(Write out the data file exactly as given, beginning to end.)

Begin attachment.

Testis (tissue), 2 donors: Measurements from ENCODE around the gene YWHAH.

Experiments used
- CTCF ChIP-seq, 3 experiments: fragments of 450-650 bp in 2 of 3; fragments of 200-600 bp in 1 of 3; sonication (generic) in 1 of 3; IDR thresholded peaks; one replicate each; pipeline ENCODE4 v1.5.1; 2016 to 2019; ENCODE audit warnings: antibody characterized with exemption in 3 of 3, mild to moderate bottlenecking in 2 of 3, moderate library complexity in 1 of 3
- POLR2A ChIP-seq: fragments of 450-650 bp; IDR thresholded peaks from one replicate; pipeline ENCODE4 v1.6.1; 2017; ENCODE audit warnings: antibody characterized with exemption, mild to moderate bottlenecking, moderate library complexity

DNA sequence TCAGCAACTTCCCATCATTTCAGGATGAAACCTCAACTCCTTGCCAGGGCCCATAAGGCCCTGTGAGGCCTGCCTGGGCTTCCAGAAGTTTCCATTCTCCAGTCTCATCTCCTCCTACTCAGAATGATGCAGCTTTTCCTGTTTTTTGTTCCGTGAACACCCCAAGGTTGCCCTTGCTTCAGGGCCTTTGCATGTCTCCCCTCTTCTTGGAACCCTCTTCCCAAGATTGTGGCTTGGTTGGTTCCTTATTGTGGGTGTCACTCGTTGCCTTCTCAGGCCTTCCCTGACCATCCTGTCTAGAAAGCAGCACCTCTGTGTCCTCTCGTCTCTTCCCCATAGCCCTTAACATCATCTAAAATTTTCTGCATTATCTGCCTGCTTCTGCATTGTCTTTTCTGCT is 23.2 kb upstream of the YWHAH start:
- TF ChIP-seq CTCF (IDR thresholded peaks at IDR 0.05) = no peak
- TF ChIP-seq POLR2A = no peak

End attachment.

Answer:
Testis (tissue), 2 donors: Measurements from ENCODE around the gene YWHAH.

Experiments used
- CTCF ChIP-seq, 3 experiments: fragments of 450-650 bp in 2 of 3; fragments of 200-600 bp in 1 of 3; sonication (generic) in 1 of 3; IDR thresholded peaks; one replicate each; pipeline ENCODE4 v1.5.1; 2016 to 2019; ENCODE audit warnings: antibody characterized with exemption in 3 of 3, mild to moderate bottlenecking in 2 of 3, moderate library complexity in 1 of 3
- POLR2A ChIP-seq: fragments of 450-650 bp; IDR thresholded peaks from one replicate; pipeline ENCODE4 v1.6.1; 2017; ENCODE audit warnings: antibody characterized with exemption, mild to moderate bottlenecking, moderate library complexity

DNA sequence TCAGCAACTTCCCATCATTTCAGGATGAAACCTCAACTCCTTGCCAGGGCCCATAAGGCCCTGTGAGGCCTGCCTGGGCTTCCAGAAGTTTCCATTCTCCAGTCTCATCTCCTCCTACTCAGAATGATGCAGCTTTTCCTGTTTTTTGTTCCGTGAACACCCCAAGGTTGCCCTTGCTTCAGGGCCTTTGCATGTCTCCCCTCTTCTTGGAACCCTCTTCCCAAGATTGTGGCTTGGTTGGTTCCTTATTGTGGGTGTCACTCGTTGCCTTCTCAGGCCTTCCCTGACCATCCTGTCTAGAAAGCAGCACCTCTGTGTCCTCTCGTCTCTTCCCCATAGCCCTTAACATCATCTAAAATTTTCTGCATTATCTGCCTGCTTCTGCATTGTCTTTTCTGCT is 23.2 kb upstream of the YWHAH start:
- TF ChIP-seq CTCF (IDR thresholded peaks at IDR 0.05) = no peak
- TF ChIP-seq POLR2A = no peak